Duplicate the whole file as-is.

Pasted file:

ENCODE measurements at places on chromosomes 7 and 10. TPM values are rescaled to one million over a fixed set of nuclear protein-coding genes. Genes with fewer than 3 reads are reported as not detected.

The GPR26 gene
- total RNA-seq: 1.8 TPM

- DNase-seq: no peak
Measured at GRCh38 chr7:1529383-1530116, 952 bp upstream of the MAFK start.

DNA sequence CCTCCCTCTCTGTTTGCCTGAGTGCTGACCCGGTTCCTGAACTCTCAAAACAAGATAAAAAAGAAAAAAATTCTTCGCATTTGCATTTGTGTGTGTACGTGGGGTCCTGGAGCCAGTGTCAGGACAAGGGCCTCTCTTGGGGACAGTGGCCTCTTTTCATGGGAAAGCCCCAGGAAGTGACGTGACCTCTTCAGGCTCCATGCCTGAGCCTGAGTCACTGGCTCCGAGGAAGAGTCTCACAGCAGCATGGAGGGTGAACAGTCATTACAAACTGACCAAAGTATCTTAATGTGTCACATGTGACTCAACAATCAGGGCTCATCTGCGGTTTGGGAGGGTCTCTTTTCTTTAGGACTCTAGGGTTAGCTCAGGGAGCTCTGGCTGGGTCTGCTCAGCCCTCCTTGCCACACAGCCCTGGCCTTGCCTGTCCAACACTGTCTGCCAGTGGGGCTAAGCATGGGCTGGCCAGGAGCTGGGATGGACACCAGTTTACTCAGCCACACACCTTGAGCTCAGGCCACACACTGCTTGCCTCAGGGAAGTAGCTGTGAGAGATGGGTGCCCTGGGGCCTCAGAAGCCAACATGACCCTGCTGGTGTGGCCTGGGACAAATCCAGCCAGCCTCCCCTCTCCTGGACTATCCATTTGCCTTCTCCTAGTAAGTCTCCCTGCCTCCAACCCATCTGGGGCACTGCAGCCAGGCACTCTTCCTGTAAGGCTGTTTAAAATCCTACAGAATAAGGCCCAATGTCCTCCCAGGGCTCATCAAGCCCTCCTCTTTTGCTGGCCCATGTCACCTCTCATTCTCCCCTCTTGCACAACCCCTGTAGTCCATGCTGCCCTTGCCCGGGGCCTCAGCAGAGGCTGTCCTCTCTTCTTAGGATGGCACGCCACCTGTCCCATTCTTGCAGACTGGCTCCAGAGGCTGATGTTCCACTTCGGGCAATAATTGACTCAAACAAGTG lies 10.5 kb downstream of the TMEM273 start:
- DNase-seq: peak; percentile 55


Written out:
ENCODE measurements at places on chromosomes 7 and 10. TPM values are rescaled to one million over a fixed set of nuclear protein-coding genes. Genes with fewer than 3 reads are reported as not detected.

The GPR26 gene
- total RNA-seq: 1.8 TPM

- DNase-seq: no peak
Measured at GRCh38 chr7:1529383-1530116, 952 bp upstream of the MAFK start.

DNA sequence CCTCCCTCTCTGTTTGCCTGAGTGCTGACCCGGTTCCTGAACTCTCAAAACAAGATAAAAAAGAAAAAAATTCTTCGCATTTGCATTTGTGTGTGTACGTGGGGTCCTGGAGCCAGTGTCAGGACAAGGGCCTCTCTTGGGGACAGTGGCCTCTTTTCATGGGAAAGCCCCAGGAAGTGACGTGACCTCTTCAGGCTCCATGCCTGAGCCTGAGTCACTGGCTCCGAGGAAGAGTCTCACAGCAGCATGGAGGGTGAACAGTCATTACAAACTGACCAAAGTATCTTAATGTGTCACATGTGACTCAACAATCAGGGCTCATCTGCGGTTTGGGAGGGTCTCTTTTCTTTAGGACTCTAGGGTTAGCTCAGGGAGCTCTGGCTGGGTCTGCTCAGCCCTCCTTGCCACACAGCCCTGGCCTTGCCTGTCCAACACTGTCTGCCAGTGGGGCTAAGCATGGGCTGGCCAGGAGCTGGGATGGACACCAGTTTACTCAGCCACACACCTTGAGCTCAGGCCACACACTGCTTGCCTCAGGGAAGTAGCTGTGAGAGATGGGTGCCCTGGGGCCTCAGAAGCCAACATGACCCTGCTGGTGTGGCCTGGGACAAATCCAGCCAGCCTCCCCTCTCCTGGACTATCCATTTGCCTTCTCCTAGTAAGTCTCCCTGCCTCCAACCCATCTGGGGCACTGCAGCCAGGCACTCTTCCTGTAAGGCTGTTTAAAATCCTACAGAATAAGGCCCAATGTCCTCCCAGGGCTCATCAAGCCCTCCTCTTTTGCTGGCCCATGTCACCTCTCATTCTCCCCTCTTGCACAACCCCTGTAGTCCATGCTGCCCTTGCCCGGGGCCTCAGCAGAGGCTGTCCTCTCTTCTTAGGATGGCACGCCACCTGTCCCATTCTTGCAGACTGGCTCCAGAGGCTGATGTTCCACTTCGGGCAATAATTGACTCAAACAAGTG lies 10.5 kb downstream of the TMEM273 start:
- DNase-seq: peak; percentile 55